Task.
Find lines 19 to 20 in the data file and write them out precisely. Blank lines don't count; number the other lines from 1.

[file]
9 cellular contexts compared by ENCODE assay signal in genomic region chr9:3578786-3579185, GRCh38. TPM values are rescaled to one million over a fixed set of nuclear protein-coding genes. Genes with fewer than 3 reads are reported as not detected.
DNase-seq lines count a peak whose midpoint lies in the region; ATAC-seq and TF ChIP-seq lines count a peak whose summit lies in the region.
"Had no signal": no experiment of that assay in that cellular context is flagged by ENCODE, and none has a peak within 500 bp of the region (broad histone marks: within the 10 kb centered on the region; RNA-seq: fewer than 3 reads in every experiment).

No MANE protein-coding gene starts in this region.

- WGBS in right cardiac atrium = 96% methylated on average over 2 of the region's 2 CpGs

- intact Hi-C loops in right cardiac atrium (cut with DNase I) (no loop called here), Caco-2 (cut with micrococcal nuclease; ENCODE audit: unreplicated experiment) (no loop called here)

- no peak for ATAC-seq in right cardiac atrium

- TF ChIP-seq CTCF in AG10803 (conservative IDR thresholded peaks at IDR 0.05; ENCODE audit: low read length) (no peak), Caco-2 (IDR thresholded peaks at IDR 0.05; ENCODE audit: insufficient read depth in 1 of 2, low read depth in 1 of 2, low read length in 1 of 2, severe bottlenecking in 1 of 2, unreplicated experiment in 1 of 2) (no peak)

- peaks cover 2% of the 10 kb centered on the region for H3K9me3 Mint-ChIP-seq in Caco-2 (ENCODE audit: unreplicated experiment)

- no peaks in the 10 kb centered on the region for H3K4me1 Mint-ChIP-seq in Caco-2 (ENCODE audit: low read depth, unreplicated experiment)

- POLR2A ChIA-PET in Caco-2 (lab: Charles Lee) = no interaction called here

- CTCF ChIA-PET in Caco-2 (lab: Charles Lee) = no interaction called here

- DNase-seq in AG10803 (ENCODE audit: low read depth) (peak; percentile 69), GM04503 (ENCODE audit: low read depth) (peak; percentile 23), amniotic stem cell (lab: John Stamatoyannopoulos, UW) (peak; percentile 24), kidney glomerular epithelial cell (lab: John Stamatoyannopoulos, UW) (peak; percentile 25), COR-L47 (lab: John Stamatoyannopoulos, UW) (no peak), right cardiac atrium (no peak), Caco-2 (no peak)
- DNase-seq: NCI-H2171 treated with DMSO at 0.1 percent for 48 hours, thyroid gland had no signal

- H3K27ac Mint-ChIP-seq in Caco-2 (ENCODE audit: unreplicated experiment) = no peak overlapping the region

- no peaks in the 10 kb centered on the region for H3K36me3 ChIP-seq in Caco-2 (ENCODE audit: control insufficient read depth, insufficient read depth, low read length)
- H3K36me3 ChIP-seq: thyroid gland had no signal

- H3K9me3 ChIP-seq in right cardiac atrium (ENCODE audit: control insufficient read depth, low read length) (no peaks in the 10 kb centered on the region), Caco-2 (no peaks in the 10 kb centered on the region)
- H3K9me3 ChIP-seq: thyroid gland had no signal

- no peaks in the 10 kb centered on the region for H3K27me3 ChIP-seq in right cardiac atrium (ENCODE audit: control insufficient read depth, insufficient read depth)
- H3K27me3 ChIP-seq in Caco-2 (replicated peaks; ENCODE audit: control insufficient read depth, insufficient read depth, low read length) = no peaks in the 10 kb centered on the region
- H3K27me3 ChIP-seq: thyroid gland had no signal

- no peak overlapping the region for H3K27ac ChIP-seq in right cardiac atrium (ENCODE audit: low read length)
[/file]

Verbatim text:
- H3K9me3 ChIP-seq: thyroid gland had no signal

- no peaks in the 10 kb centered on the region for H3K27me3 ChIP-seq in right cardiac atrium (ENCODE audit: control insufficient read depth, insufficient read depth)